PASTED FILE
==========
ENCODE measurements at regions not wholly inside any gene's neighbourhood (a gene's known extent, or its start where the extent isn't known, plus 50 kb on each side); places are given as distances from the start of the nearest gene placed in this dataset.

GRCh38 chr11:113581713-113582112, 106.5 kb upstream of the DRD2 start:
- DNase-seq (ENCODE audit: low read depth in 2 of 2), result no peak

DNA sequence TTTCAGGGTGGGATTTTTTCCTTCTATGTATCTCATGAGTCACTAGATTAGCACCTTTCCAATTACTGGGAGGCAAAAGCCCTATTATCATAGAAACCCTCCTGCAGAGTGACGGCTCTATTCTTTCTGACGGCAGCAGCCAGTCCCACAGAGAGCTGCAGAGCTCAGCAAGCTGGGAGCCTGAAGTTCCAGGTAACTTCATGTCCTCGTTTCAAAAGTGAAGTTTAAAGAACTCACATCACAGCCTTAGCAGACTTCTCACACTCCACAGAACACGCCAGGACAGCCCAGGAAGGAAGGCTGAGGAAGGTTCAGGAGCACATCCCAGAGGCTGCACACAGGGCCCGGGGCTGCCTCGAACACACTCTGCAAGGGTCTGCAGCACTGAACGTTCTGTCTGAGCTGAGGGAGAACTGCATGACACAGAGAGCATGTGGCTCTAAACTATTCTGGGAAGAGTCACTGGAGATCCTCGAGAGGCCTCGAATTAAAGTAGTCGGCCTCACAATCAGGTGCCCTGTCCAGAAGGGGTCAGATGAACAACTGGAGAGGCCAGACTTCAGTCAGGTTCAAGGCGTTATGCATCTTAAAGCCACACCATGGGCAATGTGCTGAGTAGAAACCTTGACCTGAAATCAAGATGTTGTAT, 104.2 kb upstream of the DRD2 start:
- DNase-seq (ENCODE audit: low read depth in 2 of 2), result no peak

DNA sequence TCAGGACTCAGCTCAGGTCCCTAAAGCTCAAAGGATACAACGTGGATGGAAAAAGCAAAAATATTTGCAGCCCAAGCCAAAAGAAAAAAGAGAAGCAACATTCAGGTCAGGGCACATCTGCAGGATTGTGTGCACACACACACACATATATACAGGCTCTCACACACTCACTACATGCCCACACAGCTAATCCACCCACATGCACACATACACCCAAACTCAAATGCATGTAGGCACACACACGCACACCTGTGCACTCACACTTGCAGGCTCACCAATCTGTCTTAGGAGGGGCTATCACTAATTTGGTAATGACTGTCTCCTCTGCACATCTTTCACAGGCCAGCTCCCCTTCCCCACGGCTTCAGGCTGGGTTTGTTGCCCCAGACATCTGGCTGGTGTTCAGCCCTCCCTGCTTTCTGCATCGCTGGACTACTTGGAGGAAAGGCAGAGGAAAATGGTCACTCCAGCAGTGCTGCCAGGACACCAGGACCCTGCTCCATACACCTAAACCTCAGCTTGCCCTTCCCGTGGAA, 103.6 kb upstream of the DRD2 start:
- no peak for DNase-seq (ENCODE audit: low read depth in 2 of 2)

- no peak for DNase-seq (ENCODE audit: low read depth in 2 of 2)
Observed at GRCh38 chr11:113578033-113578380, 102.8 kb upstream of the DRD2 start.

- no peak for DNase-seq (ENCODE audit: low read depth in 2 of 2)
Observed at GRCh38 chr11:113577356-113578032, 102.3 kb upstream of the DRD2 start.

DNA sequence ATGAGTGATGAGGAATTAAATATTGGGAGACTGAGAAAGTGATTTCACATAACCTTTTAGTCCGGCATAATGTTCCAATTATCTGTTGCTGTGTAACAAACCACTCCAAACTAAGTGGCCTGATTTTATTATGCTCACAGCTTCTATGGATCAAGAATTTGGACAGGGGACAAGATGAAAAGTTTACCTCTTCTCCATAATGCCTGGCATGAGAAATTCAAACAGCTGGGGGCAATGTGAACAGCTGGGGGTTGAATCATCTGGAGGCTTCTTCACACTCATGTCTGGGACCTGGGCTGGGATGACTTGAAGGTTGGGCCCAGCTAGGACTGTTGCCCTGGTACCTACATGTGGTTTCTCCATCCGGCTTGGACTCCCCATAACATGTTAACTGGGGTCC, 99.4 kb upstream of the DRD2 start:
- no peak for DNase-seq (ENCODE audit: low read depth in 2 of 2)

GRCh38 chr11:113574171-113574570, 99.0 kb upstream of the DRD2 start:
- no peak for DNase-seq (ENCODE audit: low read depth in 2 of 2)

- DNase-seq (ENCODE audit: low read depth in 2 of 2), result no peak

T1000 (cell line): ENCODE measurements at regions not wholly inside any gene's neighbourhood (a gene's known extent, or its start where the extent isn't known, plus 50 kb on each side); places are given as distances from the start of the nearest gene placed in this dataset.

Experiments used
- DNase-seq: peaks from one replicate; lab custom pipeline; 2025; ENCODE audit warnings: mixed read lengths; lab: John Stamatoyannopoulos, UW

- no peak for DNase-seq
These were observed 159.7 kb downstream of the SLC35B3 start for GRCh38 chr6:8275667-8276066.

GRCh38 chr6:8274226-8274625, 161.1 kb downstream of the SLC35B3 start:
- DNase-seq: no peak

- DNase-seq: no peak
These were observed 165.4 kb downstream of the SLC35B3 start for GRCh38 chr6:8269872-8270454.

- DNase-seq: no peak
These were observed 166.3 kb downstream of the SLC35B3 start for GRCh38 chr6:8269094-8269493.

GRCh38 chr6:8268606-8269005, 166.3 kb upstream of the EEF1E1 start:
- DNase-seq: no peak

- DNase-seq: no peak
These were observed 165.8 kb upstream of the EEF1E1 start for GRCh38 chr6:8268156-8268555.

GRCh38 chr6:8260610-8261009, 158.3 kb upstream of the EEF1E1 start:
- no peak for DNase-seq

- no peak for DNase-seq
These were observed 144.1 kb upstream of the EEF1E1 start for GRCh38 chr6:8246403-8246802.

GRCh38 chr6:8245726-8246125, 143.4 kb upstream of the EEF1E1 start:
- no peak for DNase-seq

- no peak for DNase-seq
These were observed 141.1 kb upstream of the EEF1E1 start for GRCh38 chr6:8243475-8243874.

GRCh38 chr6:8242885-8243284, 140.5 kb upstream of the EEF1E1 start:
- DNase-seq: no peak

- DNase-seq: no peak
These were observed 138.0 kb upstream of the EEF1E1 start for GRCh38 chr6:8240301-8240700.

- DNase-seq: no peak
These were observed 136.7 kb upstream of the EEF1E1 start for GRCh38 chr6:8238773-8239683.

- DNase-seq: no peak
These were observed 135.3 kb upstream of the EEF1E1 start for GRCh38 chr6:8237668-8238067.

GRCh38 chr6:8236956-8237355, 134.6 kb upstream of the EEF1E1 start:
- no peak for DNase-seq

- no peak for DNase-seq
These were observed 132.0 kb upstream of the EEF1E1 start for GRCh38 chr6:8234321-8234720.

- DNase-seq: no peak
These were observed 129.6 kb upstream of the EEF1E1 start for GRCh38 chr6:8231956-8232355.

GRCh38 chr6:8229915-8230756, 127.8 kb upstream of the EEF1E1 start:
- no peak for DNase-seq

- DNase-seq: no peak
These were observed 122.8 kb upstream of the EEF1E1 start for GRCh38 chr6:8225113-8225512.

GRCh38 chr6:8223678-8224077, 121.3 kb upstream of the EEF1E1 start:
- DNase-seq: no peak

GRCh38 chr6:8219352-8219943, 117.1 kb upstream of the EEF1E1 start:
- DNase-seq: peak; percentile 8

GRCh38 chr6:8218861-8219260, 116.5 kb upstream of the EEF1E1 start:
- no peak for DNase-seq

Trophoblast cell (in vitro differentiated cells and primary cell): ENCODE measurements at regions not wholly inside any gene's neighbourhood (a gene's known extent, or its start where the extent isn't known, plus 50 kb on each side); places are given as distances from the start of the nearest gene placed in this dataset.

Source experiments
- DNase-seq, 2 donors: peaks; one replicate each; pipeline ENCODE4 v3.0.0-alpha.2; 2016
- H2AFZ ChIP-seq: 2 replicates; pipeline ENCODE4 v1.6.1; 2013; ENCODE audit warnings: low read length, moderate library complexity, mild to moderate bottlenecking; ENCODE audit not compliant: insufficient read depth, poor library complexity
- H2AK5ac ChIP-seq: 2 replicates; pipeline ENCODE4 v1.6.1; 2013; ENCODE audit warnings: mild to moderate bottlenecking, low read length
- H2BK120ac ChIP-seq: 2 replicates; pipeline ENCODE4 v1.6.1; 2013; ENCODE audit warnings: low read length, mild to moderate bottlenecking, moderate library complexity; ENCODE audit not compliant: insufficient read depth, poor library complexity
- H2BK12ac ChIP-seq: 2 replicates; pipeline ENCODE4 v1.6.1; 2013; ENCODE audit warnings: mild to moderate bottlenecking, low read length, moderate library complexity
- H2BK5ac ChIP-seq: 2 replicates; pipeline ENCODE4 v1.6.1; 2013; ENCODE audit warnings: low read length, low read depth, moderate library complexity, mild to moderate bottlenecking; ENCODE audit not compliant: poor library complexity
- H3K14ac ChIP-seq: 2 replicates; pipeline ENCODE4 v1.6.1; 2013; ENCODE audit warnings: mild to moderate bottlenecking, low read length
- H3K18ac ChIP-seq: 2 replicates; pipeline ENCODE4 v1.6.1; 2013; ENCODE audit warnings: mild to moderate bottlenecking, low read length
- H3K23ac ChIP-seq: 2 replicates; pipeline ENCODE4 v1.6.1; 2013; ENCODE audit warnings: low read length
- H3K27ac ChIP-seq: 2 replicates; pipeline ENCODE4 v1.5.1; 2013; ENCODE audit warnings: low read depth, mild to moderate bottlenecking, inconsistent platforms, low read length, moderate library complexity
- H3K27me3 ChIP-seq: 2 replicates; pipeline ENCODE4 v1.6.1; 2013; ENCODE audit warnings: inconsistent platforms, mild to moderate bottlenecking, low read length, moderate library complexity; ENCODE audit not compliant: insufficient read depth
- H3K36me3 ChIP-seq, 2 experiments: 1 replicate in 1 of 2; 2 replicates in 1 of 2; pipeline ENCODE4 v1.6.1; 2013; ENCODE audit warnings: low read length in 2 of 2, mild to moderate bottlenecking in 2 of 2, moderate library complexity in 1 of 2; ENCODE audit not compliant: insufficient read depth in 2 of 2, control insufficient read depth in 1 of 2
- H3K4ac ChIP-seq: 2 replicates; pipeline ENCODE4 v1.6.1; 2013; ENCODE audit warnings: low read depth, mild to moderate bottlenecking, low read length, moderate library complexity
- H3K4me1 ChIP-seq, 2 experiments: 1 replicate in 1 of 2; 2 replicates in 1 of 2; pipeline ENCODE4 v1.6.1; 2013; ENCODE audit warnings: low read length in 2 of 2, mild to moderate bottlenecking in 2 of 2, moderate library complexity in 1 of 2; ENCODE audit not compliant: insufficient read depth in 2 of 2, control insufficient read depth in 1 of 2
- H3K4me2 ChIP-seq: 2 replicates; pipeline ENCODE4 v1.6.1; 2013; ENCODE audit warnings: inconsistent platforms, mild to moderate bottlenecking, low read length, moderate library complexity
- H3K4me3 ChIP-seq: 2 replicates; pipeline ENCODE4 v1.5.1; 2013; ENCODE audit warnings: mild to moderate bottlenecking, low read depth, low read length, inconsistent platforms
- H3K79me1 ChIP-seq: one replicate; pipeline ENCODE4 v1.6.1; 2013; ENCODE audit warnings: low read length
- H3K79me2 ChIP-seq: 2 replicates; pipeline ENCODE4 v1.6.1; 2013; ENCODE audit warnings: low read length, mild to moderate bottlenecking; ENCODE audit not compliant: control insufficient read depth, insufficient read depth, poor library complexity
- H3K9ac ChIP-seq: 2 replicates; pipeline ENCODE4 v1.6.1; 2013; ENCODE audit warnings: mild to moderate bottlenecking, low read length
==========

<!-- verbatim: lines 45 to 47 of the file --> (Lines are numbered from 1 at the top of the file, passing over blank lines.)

These were observed 136.7 kb upstream of the EEF1E1 start for GRCh38 chr6:8238773-8239683.

- DNase-seq: no peak
These were observed 135.3 kb upstream of the EEF1E1 start for GRCh38 chr6:8237668-8238067.